Bleeding from the Ears, Nose, or Mouth

Bleeding from the nose also can be considered a veterinary emergency, especially if the hemorrhage is coming from one nostril and is not associated with exercise.
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Editor’s Note: This excerpt is from Understanding Equine First Aid by Michael Ball, DVM. 

As previously mentioned, the presence of blood in the ear canal after trauma can indicate a skull fracture. Additional clinical signs might include severe depression, seizing, and/or holding the head in a tilted manner. These animals should be evaluated by a veterinarian as soon as possible. Bleeding from the nose also can be considered a veterinary emergency, especially if the hemorrhage is coming from one nostril and is not associated with exercise. Bleeding from the nose (usually both nostrils) during strenuous exercise can be a result of exercise-induced pulmonary hemorrhage (EIPH).

Exercise-induced pulmonary hemorrhage is common in racehorses and is actually a bleeding within the lungs, which is manifested as bleeding from the nostril in severe cases. If a horse bleeds as described after exercise, the horse should have this diagnosis confirmed (and other causes ruled out) by a veterinarian using endoscopy.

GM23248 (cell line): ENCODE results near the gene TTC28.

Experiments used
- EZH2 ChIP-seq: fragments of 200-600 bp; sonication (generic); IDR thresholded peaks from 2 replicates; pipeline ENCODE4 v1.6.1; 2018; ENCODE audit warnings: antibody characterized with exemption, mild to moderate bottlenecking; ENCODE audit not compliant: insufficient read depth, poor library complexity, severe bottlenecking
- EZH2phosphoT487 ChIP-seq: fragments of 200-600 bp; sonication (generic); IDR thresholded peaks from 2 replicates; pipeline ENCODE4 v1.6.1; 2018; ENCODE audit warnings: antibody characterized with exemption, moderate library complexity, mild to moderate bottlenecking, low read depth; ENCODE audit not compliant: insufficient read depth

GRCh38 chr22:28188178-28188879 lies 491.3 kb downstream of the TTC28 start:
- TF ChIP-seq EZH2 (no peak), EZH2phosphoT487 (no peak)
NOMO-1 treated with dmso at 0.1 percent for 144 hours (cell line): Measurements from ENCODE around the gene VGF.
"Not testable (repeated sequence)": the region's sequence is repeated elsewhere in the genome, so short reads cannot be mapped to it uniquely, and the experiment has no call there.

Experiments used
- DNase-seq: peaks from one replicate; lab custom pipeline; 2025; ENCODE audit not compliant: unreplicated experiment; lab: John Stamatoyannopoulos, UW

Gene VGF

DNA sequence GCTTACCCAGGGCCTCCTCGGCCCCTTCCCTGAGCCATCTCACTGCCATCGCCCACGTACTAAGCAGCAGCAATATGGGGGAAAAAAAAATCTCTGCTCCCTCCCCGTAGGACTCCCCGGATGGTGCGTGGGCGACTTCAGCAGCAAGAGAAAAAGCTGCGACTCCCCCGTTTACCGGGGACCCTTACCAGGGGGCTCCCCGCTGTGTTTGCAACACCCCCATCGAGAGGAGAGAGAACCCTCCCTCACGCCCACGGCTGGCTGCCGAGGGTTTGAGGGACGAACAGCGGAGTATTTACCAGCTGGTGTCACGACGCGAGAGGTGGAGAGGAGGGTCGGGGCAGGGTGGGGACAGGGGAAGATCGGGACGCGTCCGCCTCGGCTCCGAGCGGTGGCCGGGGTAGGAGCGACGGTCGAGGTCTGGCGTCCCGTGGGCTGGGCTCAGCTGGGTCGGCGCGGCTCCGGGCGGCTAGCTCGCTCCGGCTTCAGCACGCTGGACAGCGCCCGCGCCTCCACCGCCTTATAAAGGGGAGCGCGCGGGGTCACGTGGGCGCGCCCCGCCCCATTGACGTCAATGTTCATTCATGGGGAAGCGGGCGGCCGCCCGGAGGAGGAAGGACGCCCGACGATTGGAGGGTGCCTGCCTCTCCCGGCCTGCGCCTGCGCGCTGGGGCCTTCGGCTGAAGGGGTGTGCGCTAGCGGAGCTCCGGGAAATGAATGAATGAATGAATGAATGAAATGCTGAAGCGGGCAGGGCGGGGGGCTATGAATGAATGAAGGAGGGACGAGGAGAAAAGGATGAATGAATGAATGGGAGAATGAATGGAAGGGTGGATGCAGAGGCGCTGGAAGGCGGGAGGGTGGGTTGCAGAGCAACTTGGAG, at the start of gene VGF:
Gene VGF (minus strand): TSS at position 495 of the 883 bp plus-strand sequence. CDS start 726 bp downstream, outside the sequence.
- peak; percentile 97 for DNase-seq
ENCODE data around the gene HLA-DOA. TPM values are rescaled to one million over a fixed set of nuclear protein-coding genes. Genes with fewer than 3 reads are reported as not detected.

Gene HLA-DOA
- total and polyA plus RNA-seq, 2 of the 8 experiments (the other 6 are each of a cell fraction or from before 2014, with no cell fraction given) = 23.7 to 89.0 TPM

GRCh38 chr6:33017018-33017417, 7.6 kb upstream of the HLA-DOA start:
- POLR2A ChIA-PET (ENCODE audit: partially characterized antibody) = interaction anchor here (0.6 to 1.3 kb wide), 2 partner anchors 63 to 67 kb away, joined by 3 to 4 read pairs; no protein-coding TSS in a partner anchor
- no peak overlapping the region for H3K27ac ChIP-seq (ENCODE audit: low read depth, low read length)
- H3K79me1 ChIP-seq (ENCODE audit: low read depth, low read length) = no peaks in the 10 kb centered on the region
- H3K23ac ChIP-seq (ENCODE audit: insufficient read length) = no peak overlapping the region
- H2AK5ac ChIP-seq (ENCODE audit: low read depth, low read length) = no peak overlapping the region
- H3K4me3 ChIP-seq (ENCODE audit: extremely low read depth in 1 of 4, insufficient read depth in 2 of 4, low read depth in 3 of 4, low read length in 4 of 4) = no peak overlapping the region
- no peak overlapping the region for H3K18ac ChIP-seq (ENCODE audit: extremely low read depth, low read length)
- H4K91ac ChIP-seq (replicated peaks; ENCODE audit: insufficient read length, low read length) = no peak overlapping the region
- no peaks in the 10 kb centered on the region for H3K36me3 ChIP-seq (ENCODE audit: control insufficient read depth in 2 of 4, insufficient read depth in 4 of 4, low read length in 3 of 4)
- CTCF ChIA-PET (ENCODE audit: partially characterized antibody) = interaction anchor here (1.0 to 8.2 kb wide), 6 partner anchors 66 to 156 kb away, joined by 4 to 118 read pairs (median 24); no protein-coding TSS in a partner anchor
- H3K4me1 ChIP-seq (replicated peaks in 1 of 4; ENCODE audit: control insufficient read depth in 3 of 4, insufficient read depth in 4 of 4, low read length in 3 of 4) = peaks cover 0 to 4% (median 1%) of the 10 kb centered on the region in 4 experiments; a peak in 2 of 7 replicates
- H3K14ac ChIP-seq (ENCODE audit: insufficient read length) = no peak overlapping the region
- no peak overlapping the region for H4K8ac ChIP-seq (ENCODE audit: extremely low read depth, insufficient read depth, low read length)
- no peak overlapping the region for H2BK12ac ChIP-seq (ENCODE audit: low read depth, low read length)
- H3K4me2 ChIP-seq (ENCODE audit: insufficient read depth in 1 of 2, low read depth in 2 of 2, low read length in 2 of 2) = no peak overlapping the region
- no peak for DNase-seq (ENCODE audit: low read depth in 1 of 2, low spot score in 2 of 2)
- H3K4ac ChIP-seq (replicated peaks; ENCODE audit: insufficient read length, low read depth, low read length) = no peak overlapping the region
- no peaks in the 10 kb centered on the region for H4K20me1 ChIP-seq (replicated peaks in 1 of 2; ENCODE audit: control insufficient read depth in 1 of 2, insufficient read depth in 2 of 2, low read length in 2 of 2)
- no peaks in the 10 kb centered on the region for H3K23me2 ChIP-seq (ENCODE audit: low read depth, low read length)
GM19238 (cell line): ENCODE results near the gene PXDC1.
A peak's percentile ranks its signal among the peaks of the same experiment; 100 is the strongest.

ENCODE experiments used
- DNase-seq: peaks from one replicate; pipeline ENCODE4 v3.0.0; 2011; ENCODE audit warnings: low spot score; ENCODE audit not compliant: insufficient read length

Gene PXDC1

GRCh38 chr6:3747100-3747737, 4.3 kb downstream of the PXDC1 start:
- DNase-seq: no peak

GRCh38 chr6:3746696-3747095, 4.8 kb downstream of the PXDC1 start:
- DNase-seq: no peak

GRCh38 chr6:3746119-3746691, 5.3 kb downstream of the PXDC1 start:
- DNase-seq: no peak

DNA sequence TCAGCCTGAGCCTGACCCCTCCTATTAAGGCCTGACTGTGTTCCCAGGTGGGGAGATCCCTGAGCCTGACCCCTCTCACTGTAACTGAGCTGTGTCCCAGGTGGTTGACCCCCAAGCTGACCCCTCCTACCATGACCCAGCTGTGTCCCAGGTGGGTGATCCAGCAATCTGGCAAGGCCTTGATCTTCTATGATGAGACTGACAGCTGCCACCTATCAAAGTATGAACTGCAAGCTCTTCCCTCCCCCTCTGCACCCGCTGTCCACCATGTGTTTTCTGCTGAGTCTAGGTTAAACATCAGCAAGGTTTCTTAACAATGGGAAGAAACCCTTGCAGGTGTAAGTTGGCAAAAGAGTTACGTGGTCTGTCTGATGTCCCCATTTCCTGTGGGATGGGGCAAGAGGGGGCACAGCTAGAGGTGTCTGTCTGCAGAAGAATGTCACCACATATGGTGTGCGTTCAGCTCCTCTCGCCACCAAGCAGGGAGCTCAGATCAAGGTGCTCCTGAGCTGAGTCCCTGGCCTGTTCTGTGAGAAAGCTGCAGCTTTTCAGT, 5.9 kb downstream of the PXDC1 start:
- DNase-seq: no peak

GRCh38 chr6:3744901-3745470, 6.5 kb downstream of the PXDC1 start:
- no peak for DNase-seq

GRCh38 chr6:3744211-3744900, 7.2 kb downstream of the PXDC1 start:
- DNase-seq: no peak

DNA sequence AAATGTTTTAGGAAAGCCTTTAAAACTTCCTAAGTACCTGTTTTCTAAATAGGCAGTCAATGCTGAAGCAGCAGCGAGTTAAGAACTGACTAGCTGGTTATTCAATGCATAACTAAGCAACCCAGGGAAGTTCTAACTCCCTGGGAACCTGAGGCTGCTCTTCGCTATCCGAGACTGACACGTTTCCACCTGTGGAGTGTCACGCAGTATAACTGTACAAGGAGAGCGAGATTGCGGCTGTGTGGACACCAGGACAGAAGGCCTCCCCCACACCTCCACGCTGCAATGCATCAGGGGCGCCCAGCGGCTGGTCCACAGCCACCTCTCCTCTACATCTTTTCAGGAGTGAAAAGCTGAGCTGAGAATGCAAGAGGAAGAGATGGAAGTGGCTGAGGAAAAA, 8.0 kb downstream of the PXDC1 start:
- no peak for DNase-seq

Another cause of bleeding from the nose (usually one nostril) is called guttural pouch mycosis. The guttural pouch is a structure in the horse’s head (very few other mammals have this structure) that opens/drains into the nasal cavity. A number of very vital structures travel within the guttural pouch, one being the internal carotid artery. Mycosis refers to a fungal infection–guttural pouch mycosis is a fungal infection within the guttural pouch. As the infection advances, it can erode the internal carotid artery and, if left untreated, eventually lead to a severe and typically fatal hemorrhage

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Michael A. Ball, DVM, completed an internship in medicine and surgery and an internship in anesthesia at the University of Georgia in 1994, a residency in internal medicine, and graduate work in pharmacology at Cornell University in 1997, and was on staff at Cornell before starting Early Winter Equine Medicine & Surgery located in Ithaca, New York. He was an FEI veterinarian and worked internationally with the United States Equestrian Team. He died in 2014.

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